In 2009, a fugitive Kazakh oligarch arranged a meeting in London with the head of an international private intelligence agency. Mukhtar Ablyazov (left), a slim man in his mid-forties with receding hair, a delicate mouth and a flinty gaze, had fled to the UK earlier that year as the Kazakh government prepared to nationalise his bank. So much money had gone missing from that institution that Ablyazov’s enemies would call him the Bernie Madoff of the steppe, writes Tom Burgis, the FT’s investigations correspondent:
But the chess-playing billionaire was also one of the few members of the Kazakh elite who had dared to cross Nursultan Nazarbayev (right), the former Soviet republic’s ruler since 1989. The allegations of grand looting were, Ablyazov maintained, merely a vendetta waged by a regime that was itself gorging on stolen wealth. He had broken the code of loyalty — a transgression that Nazarbayev would not, he believed, allow to pass unpunished. “I saw the spies around me and I wanted to hire a group to counter what the spies were doing,” Ablyazov told me recently.
The case exposes a “largely unregulated industry [which] will set about the extraction, dissemination and, sometimes, manipulation of information to serve a client’s agenda and target that client’s enemies — enemies who have, often, assembled a similar team of their own,” Burgis adds:
The industry is concentrated in the west because that is where the money is. Since the end of the cold war, the offshore system has helped a growing cohort of kleptocrats and their cronies to channel dubious fortunes into western markets. ….Kazakh dissidents and international human rights activists who support Ablyazov’s cause argue that, even if he did improperly divert money, he is guilty only of playing by the kleptocratic rules that govern the Kazakh elite. ….. If Ablyazov holds any aces, they are the secrets he learnt from his years on the inside of the Kazakh elite. His strategy now is to target the Achilles heel of what he sees as Nazarbayev’s kleptocracy — the disparity between the prosperity of rulers and the struggles of the ruled.
Burgis asked veteran human rights campaigner Yevgeny Zhovtis (right) what he made of the global industry that has grown up to serve the world’s kleptocrats. “It’s a question for western societies,” he said. “What are they doing with their institutions and politicians? Our corrupted elite has not corrupted itself.”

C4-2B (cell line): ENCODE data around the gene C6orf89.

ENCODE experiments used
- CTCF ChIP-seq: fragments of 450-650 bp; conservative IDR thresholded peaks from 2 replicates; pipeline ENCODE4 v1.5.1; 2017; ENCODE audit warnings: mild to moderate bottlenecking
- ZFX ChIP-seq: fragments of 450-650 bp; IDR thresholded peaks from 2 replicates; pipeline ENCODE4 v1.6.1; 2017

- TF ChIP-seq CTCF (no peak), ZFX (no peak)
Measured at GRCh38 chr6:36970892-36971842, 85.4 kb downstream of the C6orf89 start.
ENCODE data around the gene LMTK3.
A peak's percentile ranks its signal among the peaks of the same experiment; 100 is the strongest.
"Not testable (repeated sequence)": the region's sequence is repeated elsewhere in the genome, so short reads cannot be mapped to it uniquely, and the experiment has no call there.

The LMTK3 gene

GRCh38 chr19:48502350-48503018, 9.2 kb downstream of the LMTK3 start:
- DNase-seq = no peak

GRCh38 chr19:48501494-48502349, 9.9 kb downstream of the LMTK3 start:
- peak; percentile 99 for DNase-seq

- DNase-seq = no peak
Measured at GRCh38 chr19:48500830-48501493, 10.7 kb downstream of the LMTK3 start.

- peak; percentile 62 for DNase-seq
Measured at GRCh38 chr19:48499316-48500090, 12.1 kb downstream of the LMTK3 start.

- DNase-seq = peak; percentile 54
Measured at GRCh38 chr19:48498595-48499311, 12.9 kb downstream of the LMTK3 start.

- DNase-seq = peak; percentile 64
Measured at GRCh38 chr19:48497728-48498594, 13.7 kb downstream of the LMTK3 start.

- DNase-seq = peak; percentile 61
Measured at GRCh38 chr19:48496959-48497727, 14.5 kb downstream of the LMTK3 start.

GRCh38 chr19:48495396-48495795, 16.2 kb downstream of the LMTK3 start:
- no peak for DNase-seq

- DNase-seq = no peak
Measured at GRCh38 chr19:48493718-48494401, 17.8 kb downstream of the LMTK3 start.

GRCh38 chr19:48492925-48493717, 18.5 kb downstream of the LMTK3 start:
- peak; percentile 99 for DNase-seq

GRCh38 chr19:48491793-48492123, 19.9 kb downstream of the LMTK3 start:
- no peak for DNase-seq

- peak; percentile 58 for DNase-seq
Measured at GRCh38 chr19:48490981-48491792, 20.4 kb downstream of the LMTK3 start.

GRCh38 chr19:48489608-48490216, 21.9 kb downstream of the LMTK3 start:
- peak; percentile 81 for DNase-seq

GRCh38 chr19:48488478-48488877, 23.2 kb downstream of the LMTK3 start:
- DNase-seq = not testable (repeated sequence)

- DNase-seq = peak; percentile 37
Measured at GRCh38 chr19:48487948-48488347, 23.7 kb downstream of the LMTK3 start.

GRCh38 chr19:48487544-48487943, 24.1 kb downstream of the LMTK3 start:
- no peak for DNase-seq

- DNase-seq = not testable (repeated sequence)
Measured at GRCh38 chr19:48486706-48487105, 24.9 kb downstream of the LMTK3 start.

Properties owned by Bukola Saraki, Diezani Alison-Madueke, Abdulsalami Abubakar, and other prominent Nigerians have been featured on “kleptocracy tours” of London, according to Sahara Reporters:
The tours, organized by anti-corruption activists, highlight properties owned by corrupt foreign politicians. A recent kleptocracy tour featured on a BBC News program stopped at a mansion owned by Nigerian Senate President Bukola Saraki. “Bukola Saraki is a prominent Nigerian politician who earns around £30,000 a year. According to the Panama papers, he also owns this £30 million property through an offshore vehicle,” BBC News reported.
Corruption may kill Nigeria soon, says Akin Oyebode, Professor of International Law and Jurisprudence, University of Lagos. “If drastic measures are not put in place urgently to contain it, corruption might ultimately result in the mortality of Nigeria as a nation-state,” he told a roundtable organized by Socio-Economic Rights and Accountability Project (SERAP) in collaboration with the National Endowment for Democracy (NED), the Washington-based democracy assistance group:
Delivering a paper on Strategies for Mobilizing Mass Action to Demand Anti-Corruption Reforms and an End to Impunity for Grand Corruption in Nigeria, he insisted that “mass action by the citizens is urgently needed to put pressure on authorities to end impunity for grand corruption in the country.”
The Commission on Security and Cooperation in Europe (CSCE) holds a hearing on “Combating Kleptocracy with Incorporation Transparency.”
Panelists: Sen. Roger Wicker, R-Miss.; Charles Davidson, executive director of the Hudson Institute’s Kleptocracy Initiative; Caroline Vicini, deputy head of delegation at the Delegation of the European Union to the United States; and Gary Kalman, executive director of the FACT Coalition
2:30 p.m. – October 3, 2017. Venue: 562 Dirksen Senate Office Building, Capitol Hill, Washington, DC.